Thursday, 13 December 2012

House of Wolf houses Cubs

House of Wolf took me to Islington. My very first visit and I was so impressed by the high street lined with ultra sexy-looking restaurants. I've made mental notes to check out a couple. HoW advertises itself as a multi-functional, multi-sensory experimental pleasure palace. I wasn't sure what to expect except for a special evening full of surprises. The Apothecary molecular cocktail bar definitely sounded promising, but I had to give it a miss as I was already running late for dinner.

Guest chef for November in the restaurant was Blanch & Shock, offering a tasting menu at £45 each and we opted for the matching wines by course for an extra £25. Our waitress told us all the wines were English and like all the ingredients in the menu, were all sourced from selected producers with limited supplies. Can't say I like English wines, but Mary Ann wants to give it a go, and so we all obliged.

Double Malt Bread with Hay Butter
Coriander seed water 

It doesn't matter what the piece of paper says, it was malt bread, butter and water. And tasted nothing more than malt bread, butter and water. Except it was better than usual butter.

Raw Atlantic Prawns and Trealy Farm Lardo with Mallow Oil, Salad Burnet and Hogweed Salt
Lillet Rose with prosecco 

It's a long name for two prawns under a sheet of lardo, I know. That said this dish was bold and modern. The simplistic combination of savoury cured meat fat and sweet raw prawn has brought the land and sea together.

The nuttiness from the lardo worked well with the subtlety of the prawns; both flavours were delicate, but the weight of the lardo helped to protract the sweetness. The four leaves of burnet has a crisp, cleaning effect, and everything on the dish had a small part to play. It was a promising start.

Prosecco was pleasant, it tasted very similar to Martini Asti, but pink; sweet, gentle sparkles and mellow on the palate. It's a girly drink that complemented the prawns and fizzed out the pork grease.

Wild Sea Bass, Pickled in Dill Vinegar with Sea Lettuce, Chervil Root, Celery Cress and Oxalic Leaves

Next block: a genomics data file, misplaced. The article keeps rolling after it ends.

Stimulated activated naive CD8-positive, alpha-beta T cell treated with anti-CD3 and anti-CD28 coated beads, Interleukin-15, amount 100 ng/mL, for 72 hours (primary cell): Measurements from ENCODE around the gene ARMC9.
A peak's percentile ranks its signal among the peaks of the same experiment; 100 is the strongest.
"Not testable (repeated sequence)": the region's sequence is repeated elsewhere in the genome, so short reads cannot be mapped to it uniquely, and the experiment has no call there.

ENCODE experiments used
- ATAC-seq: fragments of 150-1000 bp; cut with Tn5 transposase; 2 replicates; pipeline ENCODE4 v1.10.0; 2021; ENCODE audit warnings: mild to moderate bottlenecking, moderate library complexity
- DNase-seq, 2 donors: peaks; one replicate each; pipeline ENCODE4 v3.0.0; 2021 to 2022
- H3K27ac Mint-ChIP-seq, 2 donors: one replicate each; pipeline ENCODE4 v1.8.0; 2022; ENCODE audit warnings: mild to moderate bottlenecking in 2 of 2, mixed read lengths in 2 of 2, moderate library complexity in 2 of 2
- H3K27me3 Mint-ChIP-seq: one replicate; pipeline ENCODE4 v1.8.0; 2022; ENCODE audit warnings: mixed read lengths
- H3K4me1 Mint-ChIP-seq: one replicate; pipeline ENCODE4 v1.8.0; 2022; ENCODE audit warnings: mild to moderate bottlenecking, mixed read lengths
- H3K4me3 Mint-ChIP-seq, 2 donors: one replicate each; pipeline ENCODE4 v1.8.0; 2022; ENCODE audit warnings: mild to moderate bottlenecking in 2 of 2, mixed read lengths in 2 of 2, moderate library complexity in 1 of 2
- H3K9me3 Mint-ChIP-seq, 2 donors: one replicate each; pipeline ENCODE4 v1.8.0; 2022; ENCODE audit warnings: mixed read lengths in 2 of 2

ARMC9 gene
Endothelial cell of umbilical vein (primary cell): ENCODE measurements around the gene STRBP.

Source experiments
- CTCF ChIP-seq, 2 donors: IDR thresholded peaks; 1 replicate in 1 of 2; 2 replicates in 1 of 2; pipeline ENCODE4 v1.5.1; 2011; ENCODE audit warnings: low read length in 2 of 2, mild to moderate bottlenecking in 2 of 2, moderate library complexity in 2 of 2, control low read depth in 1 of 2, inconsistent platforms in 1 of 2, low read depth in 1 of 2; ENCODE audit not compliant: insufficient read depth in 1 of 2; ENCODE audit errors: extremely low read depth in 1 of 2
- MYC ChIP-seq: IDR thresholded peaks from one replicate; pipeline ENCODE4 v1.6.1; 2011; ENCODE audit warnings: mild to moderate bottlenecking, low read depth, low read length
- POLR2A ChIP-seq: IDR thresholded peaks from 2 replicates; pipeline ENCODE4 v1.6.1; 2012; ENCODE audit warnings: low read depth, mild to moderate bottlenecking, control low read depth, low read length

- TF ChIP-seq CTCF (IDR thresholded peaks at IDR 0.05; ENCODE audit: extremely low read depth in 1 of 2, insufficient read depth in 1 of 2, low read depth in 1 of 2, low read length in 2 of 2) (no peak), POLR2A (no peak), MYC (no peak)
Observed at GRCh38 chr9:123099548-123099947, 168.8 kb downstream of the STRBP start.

Picpoul de Pinet 

When they leave such a massive space on the plate, I sometimes half-expect them to bring something else to fill it.

The three lumps of sea bass was exactly like ceviche, thicker, minus the citrus touch. The mass of leaves and cress was battling over each other with overwhelming bitterness and pungency, numbing my taste buds senseless. Not sure how the chevril root was contributing, it was like uncooked button mushroom, damply crunchy and tasteless.

As for the white wine, it could have been cold water. It was just loaded with minerality that was clashing fiercely with the salad, as if the fish was banging its head against a brick wall.

Wild Mallard Duck and Chestnuts, Hawthorn Jelly, Jerusalem Artichokes, Melilot and Scurvy Grass
Omrah Pinot Noir 

Luckily this dish was more exciting, not bigger, just more effort. Three strips of duck breast fillet was beautifully cooked to medium rareness, and some leg meat was chopped to mix with diced chestnuts.

The duck was powerful and gamey, and serving the meat on a burnt-through plank of wood gave the dish a special wintry touch with heart-warming smokiness. It was carefully assembled and absolutely gorgeous. I just wished there was more of it. All the bits and pieces didn't play much of a part, more for visual effects. The chopped duck had a bit of oriental touch to it, adding another dimension to a very compact ensemble.